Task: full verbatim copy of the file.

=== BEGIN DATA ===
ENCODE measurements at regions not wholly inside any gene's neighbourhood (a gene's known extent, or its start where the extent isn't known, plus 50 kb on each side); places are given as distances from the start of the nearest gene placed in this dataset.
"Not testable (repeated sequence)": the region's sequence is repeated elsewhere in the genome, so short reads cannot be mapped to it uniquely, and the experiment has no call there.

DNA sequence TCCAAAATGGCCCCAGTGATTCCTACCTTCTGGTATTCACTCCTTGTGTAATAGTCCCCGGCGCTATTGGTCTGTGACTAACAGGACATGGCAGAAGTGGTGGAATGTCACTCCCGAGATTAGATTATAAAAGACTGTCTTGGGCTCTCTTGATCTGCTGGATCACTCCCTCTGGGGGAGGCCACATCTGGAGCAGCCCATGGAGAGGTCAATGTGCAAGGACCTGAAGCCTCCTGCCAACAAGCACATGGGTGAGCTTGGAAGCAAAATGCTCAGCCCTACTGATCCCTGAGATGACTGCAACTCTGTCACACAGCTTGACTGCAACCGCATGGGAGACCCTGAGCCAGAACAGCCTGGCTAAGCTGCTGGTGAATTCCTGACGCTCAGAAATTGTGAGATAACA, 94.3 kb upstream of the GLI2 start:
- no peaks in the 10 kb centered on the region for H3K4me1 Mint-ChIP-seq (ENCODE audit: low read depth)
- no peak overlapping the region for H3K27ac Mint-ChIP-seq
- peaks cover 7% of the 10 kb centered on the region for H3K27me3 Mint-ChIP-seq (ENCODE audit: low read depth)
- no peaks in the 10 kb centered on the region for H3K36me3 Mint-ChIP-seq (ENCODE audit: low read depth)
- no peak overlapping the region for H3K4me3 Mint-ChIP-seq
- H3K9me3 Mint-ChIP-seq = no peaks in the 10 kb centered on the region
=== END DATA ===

ENCODE measurements at regions not wholly inside any gene's neighbourhood (a gene's known extent, or its start where the extent isn't known, plus 50 kb on each side); places are given as distances from the start of the nearest gene placed in this dataset.
"Not testable (repeated sequence)": the region's sequence is repeated elsewhere in the genome, so short reads cannot be mapped to it uniquely, and the experiment has no call there.

DNA sequence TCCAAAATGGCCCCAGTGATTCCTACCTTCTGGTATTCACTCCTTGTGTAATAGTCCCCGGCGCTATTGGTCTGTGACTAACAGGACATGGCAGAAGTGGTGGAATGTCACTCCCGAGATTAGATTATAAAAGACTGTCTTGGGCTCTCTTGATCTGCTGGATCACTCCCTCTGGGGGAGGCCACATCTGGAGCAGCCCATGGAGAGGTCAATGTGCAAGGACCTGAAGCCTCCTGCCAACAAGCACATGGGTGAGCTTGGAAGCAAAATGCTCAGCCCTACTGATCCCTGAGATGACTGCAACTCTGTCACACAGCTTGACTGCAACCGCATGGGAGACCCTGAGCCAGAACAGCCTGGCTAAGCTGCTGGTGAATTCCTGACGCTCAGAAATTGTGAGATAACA, 94.3 kb upstream of the GLI2 start:
- no peaks in the 10 kb centered on the region for H3K4me1 Mint-ChIP-seq (ENCODE audit: low read depth)
- no peak overlapping the region for H3K27ac Mint-ChIP-seq
- peaks cover 7% of the 10 kb centered on the region for H3K27me3 Mint-ChIP-seq (ENCODE audit: low read depth)
- no peaks in the 10 kb centered on the region for H3K36me3 Mint-ChIP-seq (ENCODE audit: low read depth)
- no peak overlapping the region for H3K4me3 Mint-ChIP-seq
- H3K9me3 Mint-ChIP-seq = no peaks in the 10 kb centered on the region